She shook her head. “Not here, and not with them.”

  Rosh glanced at Volera, who stared with narrowed eyes at Willa, and then at Doya. Doya’s eyes were still wide with shock. Rosh expected the man to be doing everything he could not to drool as he gazed without blinking at Volera. “Volera comes with me. I don’t let her out on her own much, it ain’t safe.”

  Willa snorted. “Afraid someone’s going to steel her from you?”

  Rosh shook his head and grinned. “Afraid she’s gonna kill too many people.”

  Willa’s eyes narrowed, deepening the wrinkles around them. She glanced at Volera again, who smiled
sweetly when she met her eyes. Willa sighed. “I’m dying Rosh, I don’t know how long I got left. Might be hours, might be years. I’m afraid for either one.”

  “What they done to you?” Rosh asked. They both knew he meant the Elders.

  “You done it to me Rosh.”

  Rosh’s brow furrowed as he tried to understand how he could have done anything of the sort to her. She saw this and shook her head. “I ain’t blaming you for it, but you’re the reason all the same. Come on, I got something to show you.”

  Rosh motioned for her to lead the way. He fell behind, admiring how she still had the feisty walk he remembered and more than a fair resemblance to the waistline he had once known intimately. Volera fell in behind him. Rosh all but ignored her, he was so accustomed to her constant presence. Doya tagged along as well, staying close to the raven-haired object of his lust.

  Willa led them to the dock. Rosh’s eyes narrowed and he felt his stomach clench. In moments his hunch was confirmed; she led him to the modified elven scout ship. “Got your own ship?” He asked, trying to keep his voice neutral.

  “Ran into an old friend of Bailynn’s,” Willa explained. “He didn’t know of me, I joined the ‘Hawk after you all had your run in with him. He wasn’t part of the Elder battle, but he died all the same.”

  Rosh’s eye twitched as he put it all together. “The one that sicked Bailynn on Jenna?” Willa nodded. “Don’t remember his name, but glad you kill him all the same. He had it coming for what he done to her.”

  Her was Bailynn. Rosh had been the one to capture the tormented girl that the elves had trained and twisted with their magic. She’d been turned into something they called a slayer - a creature twisted from their original selves and fashioned into a weapon capable of great destruction. Rosh had captured her and kept her imprisoned until they found the magical ring on the elf that had controlled her. Much later on, Rosh had been the one to finally free her from her magical curse and compulsion - by destroying the control ring and sacrificing himself in the process.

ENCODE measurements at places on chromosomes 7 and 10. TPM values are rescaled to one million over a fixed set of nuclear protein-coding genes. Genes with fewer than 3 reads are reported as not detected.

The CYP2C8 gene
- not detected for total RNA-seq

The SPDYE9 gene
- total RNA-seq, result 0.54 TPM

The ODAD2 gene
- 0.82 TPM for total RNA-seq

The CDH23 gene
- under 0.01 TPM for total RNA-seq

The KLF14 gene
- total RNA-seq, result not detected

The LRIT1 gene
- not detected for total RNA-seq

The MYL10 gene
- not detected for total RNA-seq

“This what you wanted to show me?” Rosh asked, anxious to put the memory behind him.

  “No, it’s on the ship.” She led him up a ladder, giving him another opportunity to reminisce about her shapely legs and posterior. Prematurely or not, she had aged well. “Koda, come out here please, I’d like you to meet someone.”

  Rosh bit back the scowl he felt. He had no interest in meeting Willa’s new lover. He moved out of the way for Volera and then Doya to climb to the deck. Just in time, a young man emerged from the staircase that led below deck to the cabins. Rosh studied him, noting that he was more a boy than a man even though he looked both tall and wide enough to put most full grown men down. He guessed him at fifteen or sixteen years old. Enough to be a man on some of the rougher worlds Rosh had visited.

  “Koda, this is Rosh, he’s—”

  “Master, you’ve an heir!”

  Rosh turned to Volera, scowling at her interruption. He stopped as her words sunk in. “An heir? Heir to what? What in the void are you on about?”